Because I could not stop for Death,
He kindly stopped for me;
The carriage held but just ourselves
Keturah meets Lord Death in the woods, after being lost and getting weaker. To buy some time the girl deceives Death by telling a love story which ending she will disclose only after a couple of day of life. To this Death adds a bargain: if Keturah will be able to fulfill her only wish – to find her true love – Death will allow her a full life, otherwise Keturah would have to come with him to the realms of dead.
The ending is quite easy to grasp, nevertheless the novel is engaging – but not fast paced; back in the village we enter in a fairy tale: Keturah has to find her true love (despite the fact she does not love any man in the town) but also advise the Lord of the plague that is coming.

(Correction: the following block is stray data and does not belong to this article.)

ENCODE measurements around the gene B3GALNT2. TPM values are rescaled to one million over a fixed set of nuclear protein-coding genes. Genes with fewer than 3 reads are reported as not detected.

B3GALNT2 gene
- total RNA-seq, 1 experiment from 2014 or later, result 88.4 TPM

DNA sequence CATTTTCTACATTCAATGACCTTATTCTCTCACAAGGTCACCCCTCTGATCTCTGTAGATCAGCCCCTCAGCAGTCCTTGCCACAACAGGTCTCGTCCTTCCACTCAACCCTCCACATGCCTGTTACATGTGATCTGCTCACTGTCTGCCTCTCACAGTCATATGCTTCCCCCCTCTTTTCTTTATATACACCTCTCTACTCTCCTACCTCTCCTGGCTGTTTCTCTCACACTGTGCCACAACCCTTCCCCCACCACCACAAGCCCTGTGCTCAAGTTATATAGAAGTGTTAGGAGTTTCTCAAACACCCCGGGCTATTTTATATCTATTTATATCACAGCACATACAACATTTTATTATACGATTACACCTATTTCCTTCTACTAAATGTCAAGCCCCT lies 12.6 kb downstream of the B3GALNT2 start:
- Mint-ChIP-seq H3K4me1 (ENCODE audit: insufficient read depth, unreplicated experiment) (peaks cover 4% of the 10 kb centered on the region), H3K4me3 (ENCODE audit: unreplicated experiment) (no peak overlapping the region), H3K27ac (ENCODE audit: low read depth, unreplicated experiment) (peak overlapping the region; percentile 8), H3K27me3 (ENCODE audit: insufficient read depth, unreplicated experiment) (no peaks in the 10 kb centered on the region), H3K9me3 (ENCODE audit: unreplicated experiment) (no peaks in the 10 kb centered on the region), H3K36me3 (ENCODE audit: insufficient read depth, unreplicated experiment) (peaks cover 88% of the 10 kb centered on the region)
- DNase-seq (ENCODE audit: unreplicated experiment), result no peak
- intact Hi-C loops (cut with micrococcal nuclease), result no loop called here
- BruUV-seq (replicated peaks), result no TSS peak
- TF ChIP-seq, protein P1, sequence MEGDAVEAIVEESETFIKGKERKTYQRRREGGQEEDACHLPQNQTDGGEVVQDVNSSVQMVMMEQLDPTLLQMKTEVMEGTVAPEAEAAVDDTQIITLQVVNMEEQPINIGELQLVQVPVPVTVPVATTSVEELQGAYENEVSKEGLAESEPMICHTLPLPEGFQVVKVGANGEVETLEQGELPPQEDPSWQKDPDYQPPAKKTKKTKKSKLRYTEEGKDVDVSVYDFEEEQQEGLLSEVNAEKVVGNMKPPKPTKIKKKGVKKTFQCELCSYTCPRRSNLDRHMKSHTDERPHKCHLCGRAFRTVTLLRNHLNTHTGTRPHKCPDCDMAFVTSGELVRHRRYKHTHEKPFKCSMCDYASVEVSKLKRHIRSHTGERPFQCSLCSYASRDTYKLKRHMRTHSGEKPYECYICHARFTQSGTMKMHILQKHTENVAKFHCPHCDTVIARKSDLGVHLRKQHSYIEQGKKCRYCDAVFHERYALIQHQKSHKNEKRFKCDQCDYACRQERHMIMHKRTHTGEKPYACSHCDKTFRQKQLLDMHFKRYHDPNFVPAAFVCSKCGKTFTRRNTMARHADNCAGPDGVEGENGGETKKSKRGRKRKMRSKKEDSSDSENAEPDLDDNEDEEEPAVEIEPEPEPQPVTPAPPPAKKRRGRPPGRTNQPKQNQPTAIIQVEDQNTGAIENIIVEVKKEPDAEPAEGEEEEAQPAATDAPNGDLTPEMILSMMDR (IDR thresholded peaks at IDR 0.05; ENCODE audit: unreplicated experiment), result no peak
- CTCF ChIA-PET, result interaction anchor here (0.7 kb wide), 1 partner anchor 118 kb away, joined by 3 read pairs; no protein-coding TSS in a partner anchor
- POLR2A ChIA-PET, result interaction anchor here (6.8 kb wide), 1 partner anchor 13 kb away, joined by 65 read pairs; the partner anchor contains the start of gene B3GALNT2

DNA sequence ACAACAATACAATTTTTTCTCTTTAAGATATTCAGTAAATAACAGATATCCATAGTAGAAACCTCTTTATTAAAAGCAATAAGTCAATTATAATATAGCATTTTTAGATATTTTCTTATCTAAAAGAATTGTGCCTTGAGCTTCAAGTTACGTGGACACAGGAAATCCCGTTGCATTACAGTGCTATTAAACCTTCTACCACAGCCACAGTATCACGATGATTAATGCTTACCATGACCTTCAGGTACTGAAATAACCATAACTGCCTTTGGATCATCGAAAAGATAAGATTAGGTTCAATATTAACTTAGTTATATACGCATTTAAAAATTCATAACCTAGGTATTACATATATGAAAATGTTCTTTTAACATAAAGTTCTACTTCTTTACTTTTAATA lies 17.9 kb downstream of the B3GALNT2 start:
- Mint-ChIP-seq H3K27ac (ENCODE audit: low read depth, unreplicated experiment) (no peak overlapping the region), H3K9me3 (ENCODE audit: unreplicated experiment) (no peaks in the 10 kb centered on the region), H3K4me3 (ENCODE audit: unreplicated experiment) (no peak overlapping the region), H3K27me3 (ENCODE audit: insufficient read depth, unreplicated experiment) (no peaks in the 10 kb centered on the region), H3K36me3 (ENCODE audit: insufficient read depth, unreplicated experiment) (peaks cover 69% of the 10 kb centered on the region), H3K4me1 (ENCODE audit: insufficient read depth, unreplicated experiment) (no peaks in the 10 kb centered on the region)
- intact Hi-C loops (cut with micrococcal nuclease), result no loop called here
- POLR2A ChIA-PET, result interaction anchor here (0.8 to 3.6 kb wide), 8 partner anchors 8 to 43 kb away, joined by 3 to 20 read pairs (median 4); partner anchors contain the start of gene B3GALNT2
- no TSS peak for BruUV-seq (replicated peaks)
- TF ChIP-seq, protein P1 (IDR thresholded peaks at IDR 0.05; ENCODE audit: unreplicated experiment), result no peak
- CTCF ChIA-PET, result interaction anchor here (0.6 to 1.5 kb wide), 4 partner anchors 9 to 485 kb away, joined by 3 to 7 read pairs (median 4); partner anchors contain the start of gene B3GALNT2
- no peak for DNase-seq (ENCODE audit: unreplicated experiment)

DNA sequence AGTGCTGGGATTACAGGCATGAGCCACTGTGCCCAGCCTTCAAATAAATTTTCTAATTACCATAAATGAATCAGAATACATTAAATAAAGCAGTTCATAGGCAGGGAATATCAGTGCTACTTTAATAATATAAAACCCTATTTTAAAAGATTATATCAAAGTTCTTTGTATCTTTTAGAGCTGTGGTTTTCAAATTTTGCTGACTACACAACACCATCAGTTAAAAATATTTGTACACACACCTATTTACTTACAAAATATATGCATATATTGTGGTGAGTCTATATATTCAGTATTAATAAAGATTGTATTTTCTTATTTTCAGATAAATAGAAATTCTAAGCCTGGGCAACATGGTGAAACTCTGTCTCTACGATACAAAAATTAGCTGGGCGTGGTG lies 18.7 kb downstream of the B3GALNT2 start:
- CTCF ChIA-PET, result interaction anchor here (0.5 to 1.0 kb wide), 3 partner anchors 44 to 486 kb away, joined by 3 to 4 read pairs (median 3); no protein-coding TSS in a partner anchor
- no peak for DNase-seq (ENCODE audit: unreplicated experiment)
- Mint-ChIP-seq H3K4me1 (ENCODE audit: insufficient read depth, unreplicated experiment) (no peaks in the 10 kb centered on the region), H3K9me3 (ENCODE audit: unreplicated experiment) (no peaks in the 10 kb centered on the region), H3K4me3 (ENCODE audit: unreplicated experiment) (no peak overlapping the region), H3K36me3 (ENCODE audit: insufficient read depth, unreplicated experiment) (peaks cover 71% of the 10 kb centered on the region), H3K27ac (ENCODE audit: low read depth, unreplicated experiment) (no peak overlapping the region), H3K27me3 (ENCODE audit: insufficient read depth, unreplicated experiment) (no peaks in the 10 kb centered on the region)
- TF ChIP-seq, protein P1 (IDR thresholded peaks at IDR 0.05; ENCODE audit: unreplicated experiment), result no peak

It’s an engaging novel pervaded of something melancholy that is quite suited for the story: Keturah will have to choose for obtaining her true love. The quote by Emily Dickinson I reported above well summarize the novel character.
* Keturah and Lord Death by Martine Leavitt ★★★★☆½
*I read this book in English